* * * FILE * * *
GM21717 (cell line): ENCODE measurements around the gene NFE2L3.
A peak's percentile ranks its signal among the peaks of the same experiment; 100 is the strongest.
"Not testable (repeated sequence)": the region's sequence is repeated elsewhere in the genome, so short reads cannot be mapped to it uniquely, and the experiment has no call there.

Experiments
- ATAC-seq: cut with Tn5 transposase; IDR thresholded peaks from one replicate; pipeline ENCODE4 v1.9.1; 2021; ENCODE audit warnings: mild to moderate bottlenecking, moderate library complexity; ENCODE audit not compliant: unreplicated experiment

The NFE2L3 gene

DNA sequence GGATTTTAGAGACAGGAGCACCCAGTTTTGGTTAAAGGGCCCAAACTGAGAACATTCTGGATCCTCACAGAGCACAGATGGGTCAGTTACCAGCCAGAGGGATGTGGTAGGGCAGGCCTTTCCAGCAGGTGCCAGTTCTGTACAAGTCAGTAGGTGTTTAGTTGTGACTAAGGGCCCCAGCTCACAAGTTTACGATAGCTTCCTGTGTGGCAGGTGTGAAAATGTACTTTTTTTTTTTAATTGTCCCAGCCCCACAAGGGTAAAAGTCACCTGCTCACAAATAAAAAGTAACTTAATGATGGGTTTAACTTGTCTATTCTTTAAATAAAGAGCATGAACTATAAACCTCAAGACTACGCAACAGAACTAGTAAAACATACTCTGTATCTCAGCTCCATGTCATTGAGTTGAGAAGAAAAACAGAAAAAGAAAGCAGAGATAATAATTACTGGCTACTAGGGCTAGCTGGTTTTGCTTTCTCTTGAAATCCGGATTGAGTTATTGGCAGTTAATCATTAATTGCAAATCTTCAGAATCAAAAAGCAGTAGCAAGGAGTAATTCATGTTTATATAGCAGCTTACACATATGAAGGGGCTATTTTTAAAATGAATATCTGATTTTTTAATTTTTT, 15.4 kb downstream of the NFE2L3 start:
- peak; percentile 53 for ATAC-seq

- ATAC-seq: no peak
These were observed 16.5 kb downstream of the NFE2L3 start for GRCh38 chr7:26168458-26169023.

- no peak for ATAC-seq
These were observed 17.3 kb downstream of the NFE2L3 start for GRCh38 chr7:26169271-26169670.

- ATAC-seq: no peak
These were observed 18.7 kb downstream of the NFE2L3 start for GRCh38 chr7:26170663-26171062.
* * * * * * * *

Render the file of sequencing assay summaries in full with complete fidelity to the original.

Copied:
GM21717 (cell line): ENCODE measurements around the gene NFE2L3.
A peak's percentile ranks its signal among the peaks of the same experiment; 100 is the strongest.
"Not testable (repeated sequence)": the region's sequence is repeated elsewhere in the genome, so short reads cannot be mapped to it uniquely, and the experiment has no call there.

Experiments
- ATAC-seq: cut with Tn5 transposase; IDR thresholded peaks from one replicate; pipeline ENCODE4 v1.9.1; 2021; ENCODE audit warnings: mild to moderate bottlenecking, moderate library complexity; ENCODE audit not compliant: unreplicated experiment

The NFE2L3 gene

DNA sequence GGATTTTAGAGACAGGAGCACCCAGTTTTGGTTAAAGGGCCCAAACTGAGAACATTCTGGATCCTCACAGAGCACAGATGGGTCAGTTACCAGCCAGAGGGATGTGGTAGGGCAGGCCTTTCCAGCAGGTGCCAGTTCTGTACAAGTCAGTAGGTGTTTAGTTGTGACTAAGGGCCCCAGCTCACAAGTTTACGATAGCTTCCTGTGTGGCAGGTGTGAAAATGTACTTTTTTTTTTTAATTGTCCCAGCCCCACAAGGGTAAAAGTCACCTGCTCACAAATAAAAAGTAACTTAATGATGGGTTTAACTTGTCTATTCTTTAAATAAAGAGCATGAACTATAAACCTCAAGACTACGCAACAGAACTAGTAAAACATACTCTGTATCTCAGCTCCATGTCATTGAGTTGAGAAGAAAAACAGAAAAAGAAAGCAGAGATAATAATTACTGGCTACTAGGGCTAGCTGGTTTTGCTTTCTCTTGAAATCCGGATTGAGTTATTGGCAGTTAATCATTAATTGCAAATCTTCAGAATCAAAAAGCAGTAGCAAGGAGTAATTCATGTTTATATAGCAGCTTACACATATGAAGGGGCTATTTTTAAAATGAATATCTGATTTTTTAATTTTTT, 15.4 kb downstream of the NFE2L3 start:
- peak; percentile 53 for ATAC-seq

- ATAC-seq: no peak
These were observed 16.5 kb downstream of the NFE2L3 start for GRCh38 chr7:26168458-26169023.

- no peak for ATAC-seq
These were observed 17.3 kb downstream of the NFE2L3 start for GRCh38 chr7:26169271-26169670.

- ATAC-seq: no peak
These were observed 18.7 kb downstream of the NFE2L3 start for GRCh38 chr7:26170663-26171062.